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Rick Warren Meets Gregory Dix: The Liturgical Movement Comes Knocking at the Megachurch Door

Patrick Malloy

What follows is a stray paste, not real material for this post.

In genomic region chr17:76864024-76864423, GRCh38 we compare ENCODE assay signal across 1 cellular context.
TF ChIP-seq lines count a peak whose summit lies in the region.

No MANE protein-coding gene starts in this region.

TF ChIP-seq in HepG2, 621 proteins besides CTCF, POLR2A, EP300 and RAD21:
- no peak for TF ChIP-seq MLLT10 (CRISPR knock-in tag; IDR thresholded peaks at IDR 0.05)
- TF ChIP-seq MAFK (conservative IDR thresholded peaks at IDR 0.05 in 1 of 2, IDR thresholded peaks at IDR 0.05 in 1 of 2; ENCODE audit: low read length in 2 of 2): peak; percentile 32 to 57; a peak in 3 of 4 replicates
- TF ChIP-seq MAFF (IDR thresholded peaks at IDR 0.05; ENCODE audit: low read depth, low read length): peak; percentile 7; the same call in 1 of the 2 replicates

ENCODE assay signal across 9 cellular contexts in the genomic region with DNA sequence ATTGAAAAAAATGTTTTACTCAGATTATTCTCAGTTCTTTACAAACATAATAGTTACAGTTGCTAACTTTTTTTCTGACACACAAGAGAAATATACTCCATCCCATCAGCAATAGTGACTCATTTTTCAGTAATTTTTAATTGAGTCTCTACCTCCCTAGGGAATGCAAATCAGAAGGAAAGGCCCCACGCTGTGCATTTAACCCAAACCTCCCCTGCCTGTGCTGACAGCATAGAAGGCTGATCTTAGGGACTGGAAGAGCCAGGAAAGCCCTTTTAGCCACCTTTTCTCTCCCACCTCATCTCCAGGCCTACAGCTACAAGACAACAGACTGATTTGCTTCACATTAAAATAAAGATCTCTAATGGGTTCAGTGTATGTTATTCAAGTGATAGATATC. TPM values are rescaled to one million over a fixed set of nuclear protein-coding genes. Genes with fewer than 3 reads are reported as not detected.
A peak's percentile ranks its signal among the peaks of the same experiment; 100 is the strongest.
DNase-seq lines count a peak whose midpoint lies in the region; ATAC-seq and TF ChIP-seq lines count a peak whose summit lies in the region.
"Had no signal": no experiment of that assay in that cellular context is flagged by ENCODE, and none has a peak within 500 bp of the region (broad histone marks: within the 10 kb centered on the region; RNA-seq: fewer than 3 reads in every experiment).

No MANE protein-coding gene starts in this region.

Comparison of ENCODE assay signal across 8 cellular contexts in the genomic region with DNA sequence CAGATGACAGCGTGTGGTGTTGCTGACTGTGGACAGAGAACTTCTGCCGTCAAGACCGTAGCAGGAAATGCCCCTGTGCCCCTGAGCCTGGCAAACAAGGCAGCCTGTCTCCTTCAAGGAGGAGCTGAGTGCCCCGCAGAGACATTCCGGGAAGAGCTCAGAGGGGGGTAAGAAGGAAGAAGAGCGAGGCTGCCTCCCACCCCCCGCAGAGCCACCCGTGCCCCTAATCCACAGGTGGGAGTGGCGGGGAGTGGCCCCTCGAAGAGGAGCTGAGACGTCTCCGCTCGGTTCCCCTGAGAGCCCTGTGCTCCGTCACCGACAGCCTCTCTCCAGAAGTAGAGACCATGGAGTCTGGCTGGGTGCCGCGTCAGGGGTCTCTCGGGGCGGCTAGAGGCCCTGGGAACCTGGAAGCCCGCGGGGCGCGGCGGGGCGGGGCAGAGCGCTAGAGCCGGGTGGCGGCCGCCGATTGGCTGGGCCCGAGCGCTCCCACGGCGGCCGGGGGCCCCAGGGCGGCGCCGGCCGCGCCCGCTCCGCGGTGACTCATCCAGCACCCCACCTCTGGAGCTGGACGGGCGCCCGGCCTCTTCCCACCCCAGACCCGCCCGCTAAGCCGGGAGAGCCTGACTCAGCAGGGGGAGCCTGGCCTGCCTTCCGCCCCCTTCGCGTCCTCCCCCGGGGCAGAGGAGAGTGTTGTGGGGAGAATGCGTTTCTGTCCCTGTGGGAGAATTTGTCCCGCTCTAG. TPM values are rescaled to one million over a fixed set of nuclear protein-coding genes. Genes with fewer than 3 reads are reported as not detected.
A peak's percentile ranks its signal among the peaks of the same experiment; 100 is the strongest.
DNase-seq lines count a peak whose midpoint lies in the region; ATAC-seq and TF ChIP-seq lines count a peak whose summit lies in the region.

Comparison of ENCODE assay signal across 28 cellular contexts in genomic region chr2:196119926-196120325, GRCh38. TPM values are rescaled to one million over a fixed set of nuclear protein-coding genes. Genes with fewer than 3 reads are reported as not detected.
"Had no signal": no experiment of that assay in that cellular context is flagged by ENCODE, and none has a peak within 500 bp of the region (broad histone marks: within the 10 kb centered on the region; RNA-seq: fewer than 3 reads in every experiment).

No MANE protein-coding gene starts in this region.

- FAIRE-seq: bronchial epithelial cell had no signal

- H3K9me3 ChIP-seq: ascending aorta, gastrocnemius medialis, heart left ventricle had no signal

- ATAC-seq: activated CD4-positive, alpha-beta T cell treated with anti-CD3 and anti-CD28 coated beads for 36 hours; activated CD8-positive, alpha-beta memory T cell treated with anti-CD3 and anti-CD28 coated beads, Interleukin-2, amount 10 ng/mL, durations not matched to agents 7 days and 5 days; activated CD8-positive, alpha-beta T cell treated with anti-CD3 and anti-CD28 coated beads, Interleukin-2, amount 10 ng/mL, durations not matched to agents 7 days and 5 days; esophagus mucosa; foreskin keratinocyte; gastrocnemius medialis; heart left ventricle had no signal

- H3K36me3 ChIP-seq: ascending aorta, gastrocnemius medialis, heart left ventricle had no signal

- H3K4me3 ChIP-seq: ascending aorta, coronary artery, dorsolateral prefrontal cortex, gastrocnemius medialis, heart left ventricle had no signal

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The movement commonly called “the emerging church” arose out of the evangelical megachurches, where members--especially younger members--increasingly sought an affective, symbolic, and non-dogmatic style of worship. The emerging church arises out of postmodernism’s suspicion of truth claims and its trust in experience. This has led to a liturgical style that embraces experience but, as some within the movement acknowledge, lacks theological grounding. As they have turned to the early church for models of authentic common prayer, emergent Christians are building a liturgical style that is often described as “ancient-modern.” Episcopalians, like emergent Christians, value enacted over confessional theology yet claim a theological tradition that situates the liturgy within what Phyllis Tickle calls “a grand framing story.” An “ecumenical” conversation with emergence holds great promise, will happen primarily at the parochial level, and will require Episcopalians, especially clergy, to be not only rooted in the great sweep of the Christian Tradition but also open to the insights of postmodernism.

 
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